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Singer-songwriter and multi-instrumentalist Ben Harper is 54 years old today
Ben Harper is 54 years old today.
A singer-songwriter and multi-instrumentalist, Harper plays an eclectic mix of blues, folk, soul, reggae and rock music and is known for his guitar-playing skills, vocals, live performances and activism.
Harper's fan base spans several continents. His albums have been commercially successful in North America, Europe and Oceania.
Born in Pomona, California, Harper’s father, Leonard, was of African-American and Cherokee ancestry, and his mother, Ellen Chase-Verdries, is Jewish. His parents divorced when he was five, and he grew up with his mother's family. Harper has two brothers, Joel and Peter.
Harper began playing guitar as a child. His maternal grandparents' music store, The Folk Music Center and Museum, laid a foundation of folk and blues for the artist, complemented by regular patrons Leonard Cohen, Taj Mahal, John Darnielle and David Lindley. He was influenced by quotes of William Shakespeare and Robert Frost made often by his grandfather.
In 1978, at the age of nine, Harper attended reggae superstar Bob Marley's performance in Burbank, California (joined by former bandmate, Peter Tosh, in the encore, thus making it a sort of historical performance), which was, according to Harper, an important influence.
At the age of 12, Harper played his first gig. During the '80s, in his teen years, he began to play the slide guitar, mimicking the style of Robert Johnson. Next, he refined his style, taking up the Weissenborn slide guitar.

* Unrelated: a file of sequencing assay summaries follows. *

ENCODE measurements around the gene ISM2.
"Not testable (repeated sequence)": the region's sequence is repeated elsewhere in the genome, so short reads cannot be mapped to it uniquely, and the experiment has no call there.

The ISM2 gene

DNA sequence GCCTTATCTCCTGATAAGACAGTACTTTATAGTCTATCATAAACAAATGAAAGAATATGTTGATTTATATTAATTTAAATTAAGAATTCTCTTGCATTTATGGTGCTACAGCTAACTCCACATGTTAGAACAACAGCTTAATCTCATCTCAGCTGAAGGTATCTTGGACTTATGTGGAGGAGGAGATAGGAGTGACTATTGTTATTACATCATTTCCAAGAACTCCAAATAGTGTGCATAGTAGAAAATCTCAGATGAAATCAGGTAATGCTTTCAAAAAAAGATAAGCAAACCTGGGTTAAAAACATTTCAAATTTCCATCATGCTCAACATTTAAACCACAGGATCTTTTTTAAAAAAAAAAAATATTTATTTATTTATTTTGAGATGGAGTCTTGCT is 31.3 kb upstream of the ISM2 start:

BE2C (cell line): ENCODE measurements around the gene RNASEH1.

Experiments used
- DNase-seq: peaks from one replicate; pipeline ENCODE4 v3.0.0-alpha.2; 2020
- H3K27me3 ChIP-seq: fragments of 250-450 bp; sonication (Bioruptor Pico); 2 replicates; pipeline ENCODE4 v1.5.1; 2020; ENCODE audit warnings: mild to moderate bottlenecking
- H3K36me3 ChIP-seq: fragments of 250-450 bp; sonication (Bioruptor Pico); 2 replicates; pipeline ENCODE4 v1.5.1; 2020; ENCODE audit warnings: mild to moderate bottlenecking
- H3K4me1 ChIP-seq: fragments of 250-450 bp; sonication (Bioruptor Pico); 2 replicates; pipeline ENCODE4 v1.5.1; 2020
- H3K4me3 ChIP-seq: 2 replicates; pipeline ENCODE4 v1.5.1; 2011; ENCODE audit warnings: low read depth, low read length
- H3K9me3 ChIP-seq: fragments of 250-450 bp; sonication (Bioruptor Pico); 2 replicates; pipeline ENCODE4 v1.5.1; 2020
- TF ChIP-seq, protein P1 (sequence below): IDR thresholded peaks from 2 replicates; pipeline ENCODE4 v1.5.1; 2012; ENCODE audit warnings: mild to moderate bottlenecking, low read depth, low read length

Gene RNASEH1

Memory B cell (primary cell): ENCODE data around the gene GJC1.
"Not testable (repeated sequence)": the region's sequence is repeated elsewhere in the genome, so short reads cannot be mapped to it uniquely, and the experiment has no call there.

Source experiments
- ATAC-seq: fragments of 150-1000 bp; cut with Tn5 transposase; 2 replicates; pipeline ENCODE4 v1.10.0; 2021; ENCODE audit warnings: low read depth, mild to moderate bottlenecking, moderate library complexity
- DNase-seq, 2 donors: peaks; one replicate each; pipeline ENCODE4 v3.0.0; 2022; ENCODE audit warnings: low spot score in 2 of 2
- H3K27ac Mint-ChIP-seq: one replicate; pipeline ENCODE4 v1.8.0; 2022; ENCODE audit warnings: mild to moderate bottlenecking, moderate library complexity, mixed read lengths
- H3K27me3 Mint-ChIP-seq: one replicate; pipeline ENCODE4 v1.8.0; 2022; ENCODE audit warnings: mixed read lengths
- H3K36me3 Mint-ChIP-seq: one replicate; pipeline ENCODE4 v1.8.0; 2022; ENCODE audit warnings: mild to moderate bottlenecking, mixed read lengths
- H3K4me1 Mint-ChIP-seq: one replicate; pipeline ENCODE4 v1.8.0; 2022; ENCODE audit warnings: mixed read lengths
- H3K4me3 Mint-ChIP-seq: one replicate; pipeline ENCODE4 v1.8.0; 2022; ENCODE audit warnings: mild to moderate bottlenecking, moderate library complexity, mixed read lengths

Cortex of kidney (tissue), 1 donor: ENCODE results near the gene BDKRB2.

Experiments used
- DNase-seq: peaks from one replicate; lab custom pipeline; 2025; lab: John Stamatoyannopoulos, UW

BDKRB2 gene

Harper broke out of the Inland Empire after being offered an invitation by Taj Mahal to tour with the artist. They recorded Taj Mahal's album, Follow the Drinking Gourd, released in November, 1990. Then they toured Hawaii.
In 1992, Harper recorded the LP, Pleasure and Pain, with folk multi-instrumentalist, Tom Freund.
After this limited edition record, Harper secured a lifetime record deal with Virgin Records, which released his debut album, Welcome to the Cruel World, in 1994. This allowed him to be invited at the Rencontres Trans Musicales of Rennes in France in December, 1993 where he appeared for the first time on a large stage.
The first album was followed by, Fight For Your Mind, in 1995, with Juan Nelson on bass. It became a college radio favorite and included several songs that Harper still plays live regularly.
Here, Harper performs “Burn One Down” at Bonnaroo.
Charlie Daniels was born 87 years ago today.
Daniels was a musician known for his contributions to country and southern rock music. He was best known for his #1 country hit, "The Devil Went Down to Georgia," and many other songs he wrote and performed.
Daniels was a singer, guitarist and fiddler, who began writing and performing in the 1950s. He was inducted into the Grand Ole Opry on January 24, 2008 and the Musicians Hall of Fame and Museum in 2009.
In 1964, Daniels co-wrote, "It Hurts Me," a song which Elvis Presley recorded with Joy Byers. He worked as a Nashville session musician, often for producer Bob Johnston, including playing electric bass on three Bob Dylan albums during 1969 and 1970, and on recordings by Leonard Cohen.
Daniels recorded his first solo album, Charlie Daniels, in 1971. He produced the 1969 album by The Youngbloods, Elephant Mountain and played the violin on "Darkness, Darkness."
During the 1970s, Daniels played fiddle on many of The Marshall Tucker Band's early albums: "A New Life." "Where We All Belong," "Searchin' For a Rainbow," "Long Hard Ride" and "Carolina Dreams,"